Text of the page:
Also utilizing your related service staff like the Autism specialist, speech and language pathologist, etc. will be a good resource. If asked, they always seem to have a solution or a new perspective to the issues that arise throughout the year.
I definately think it's a good start to let IEP guide you through scheduling activities.
Also, check with your fellow teacher's in your building. Upon organizing/storing up their classrooms for the summer, they may find materials that they just are not going to use or don't need because they are moving to another grade level, etc.
Utilizing what you have or what you have available at your disposal is my last basic first tip to successful set up! All my best to you!
I would definitely try to find a "sensory" area where you can have exercise balls, fidgets, body socks, etc.
Kids will definitely need a place to take breaks.
Consider it like a house....you need a place for them to work and learn, a place to play, a place to eat (I assume you will do some sort of snack?...It's nice to have the kids involved in setting and cleaning that up), a place for rest/calming, etc.
I'm sure your mind is spinning with ideas. I have a s-c 3rd-5th with 13 students and 4 teaching assistants. It was quite a challenge setting it up, but what helped was thinking of having a space for each adult to serve the students and a special place for reading to the students. Storytime is a highlight of each day, so I have set up a circle carpet as well as a chair for me. The circle carpet happens to be an ocean motif, and it is used as a "meeting place" throughout the day. The students are often requested to "go to the ocean." They quickly learn the routine and expectations of that area as well as the the other areas in the room. I have a moveable white board that can be easily brought to the "ocean" if I need to write something or post something to go along with the story.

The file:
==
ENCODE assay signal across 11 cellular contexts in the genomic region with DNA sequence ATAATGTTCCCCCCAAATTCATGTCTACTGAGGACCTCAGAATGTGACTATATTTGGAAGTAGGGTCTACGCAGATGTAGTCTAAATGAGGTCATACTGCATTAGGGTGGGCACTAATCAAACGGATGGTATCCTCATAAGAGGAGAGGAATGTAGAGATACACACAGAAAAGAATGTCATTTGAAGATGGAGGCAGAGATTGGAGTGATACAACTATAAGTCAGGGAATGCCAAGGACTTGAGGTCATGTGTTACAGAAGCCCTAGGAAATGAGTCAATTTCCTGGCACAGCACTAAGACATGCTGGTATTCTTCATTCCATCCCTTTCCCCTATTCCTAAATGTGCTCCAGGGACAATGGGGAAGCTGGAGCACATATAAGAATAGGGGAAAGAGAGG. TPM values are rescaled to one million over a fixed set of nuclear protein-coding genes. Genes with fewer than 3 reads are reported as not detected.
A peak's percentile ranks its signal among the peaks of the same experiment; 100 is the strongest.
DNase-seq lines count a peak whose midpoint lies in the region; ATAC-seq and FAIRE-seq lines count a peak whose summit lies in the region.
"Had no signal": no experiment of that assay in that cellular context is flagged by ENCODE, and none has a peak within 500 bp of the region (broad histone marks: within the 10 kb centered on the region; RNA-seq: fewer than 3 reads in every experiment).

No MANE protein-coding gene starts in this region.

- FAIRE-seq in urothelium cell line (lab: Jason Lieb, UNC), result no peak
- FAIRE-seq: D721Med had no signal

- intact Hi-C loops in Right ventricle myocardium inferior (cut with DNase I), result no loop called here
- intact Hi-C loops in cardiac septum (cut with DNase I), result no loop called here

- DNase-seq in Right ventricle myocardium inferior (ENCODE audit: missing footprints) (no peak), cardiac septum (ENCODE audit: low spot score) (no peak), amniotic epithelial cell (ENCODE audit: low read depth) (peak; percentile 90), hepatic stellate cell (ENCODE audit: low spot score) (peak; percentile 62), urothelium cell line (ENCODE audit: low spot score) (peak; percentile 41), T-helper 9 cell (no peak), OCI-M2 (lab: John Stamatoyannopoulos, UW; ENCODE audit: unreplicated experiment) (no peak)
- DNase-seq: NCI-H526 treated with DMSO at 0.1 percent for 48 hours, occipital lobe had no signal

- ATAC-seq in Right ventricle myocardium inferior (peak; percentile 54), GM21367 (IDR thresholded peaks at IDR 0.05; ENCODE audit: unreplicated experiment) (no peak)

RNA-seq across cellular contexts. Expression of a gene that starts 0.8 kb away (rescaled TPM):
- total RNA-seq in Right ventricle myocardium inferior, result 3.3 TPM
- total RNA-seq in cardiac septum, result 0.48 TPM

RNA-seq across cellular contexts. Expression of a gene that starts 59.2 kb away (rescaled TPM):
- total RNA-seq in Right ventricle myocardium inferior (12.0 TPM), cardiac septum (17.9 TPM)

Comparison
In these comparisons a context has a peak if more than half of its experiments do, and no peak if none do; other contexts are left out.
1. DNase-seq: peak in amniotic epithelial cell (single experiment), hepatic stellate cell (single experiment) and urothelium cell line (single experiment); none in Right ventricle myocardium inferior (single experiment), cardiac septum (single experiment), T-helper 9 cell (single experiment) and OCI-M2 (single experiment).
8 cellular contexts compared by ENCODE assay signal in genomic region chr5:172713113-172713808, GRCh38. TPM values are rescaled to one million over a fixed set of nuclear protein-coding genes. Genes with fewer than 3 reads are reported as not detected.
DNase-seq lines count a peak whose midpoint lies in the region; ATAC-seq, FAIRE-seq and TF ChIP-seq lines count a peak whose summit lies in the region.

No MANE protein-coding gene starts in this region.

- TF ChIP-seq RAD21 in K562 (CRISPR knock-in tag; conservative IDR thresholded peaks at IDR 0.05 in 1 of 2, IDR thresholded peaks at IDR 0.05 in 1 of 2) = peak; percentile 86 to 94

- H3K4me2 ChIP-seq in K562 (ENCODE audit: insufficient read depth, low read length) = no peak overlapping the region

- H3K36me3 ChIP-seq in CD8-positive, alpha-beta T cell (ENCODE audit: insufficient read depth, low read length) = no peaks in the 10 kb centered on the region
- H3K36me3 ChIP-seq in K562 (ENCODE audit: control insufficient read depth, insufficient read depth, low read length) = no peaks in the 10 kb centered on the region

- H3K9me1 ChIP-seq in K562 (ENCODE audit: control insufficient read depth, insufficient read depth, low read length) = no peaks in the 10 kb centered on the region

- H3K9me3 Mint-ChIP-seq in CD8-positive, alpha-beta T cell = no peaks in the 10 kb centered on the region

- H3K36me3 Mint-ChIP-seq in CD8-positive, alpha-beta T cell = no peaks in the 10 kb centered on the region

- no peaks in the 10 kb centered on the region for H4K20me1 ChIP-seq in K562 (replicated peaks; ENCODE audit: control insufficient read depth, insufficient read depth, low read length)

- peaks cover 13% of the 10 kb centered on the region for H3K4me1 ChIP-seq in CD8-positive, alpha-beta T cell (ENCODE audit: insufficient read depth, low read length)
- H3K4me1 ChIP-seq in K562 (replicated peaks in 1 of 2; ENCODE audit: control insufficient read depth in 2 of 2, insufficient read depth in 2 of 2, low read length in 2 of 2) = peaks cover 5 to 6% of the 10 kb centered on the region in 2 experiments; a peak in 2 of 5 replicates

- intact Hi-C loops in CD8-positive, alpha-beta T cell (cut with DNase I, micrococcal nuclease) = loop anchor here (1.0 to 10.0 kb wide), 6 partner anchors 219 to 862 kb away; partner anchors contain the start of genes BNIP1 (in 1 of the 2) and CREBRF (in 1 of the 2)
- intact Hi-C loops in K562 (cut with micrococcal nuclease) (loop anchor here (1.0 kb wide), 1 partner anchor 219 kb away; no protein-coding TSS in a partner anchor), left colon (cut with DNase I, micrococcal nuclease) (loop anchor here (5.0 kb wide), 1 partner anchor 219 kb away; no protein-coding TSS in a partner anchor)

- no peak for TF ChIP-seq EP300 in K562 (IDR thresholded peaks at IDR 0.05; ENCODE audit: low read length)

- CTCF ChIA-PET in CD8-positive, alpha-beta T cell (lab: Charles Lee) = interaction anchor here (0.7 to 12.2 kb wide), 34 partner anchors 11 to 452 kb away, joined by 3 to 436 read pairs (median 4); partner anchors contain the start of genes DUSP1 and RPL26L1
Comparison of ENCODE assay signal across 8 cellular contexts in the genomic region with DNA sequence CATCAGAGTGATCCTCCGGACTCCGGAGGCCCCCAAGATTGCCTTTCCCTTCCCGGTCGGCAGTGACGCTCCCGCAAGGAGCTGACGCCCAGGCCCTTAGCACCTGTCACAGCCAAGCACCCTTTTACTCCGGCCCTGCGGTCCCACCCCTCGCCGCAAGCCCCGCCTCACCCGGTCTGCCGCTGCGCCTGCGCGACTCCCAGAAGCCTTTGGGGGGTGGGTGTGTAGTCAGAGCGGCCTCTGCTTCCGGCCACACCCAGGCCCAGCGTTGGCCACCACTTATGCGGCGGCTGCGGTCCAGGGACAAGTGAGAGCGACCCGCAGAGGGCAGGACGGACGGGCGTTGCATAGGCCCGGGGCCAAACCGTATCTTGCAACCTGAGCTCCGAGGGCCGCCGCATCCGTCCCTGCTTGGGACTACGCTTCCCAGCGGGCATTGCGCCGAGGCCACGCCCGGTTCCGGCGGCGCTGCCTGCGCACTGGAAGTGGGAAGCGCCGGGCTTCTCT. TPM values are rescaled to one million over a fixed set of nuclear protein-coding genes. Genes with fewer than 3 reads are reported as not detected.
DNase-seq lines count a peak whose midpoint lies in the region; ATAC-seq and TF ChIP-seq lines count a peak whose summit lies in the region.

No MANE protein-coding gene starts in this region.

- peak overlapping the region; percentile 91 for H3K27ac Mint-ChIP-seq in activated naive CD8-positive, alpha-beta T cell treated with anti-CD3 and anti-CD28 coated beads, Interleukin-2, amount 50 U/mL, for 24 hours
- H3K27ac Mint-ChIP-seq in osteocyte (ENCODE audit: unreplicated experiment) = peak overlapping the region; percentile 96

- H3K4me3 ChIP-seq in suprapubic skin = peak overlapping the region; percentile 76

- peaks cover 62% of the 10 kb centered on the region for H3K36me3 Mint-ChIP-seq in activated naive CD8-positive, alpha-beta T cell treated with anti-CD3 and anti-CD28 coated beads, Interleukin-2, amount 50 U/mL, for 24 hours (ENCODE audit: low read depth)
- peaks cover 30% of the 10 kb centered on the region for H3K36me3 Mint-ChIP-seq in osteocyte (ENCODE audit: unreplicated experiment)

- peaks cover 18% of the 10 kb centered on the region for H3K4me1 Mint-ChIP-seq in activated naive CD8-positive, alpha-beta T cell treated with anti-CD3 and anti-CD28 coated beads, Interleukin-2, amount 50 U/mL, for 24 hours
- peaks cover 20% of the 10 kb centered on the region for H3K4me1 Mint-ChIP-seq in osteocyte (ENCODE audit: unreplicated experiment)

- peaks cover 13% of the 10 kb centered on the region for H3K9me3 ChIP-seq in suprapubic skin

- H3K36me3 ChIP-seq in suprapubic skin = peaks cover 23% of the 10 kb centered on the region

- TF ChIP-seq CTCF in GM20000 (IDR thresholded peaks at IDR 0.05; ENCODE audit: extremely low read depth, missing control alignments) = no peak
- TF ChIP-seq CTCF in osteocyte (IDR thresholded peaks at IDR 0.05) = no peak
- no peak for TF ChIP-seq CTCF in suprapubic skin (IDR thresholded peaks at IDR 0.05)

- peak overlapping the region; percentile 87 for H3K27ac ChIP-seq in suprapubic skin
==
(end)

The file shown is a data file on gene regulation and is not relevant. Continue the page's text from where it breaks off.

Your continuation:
I, too, have a wall in the front of the class with the calendar, daily schedule, patterns, clock, day and date listed. We start the day here and each student does have a desk facing this chalkboard. Starting the day at a desk seems to set the tone for the day. It is easier to settle into the routine and assignments for the day if the students start at a desk. They move to activity areas from there, but they come in ready to start work with either a journal assignment or math daily work assignment at their independent level. With students ranging from pre-k to 2nd grade level it is important to be organized with something for them to do upon arriving because so many things can come up right at the start of the day, and if they don't have something they can do right away time can be lost so easily.
I was reading your post and had a couple of questions. I have taught fourth grade in a regular ed and collaborative class as a special ed teacher and this year was offered a position as a special ed teacher in a SC 3-5 grade class. I am very excited and nervous at the same time.
I wanted to ask you what is your schedule each day and how do you tie in the curriculum from the different grades. I will have 9 students in 3rd and 4th grade this year and two assistants.
Any help that you could provide or websites I can go to would be great.
I would first start with what is your theme??? Then I would call a meeting to talk with your paras. At that time I would tell them what you want from them and how you plan to work as a team this school year and anything that you might know about the students.
But before that meeting I would have a behavior management system that you can tell them about that you are going to use for your students. Also I lwould have a letter typed up that will go home with your students on the first day that tells about you,a behavior plan,and any supplies they will need to bring to school, a wish list for your classroom such as (books new or use, clorox wipes, small toys or snacks that you might use for your reward system.) You can make three diffrent letters.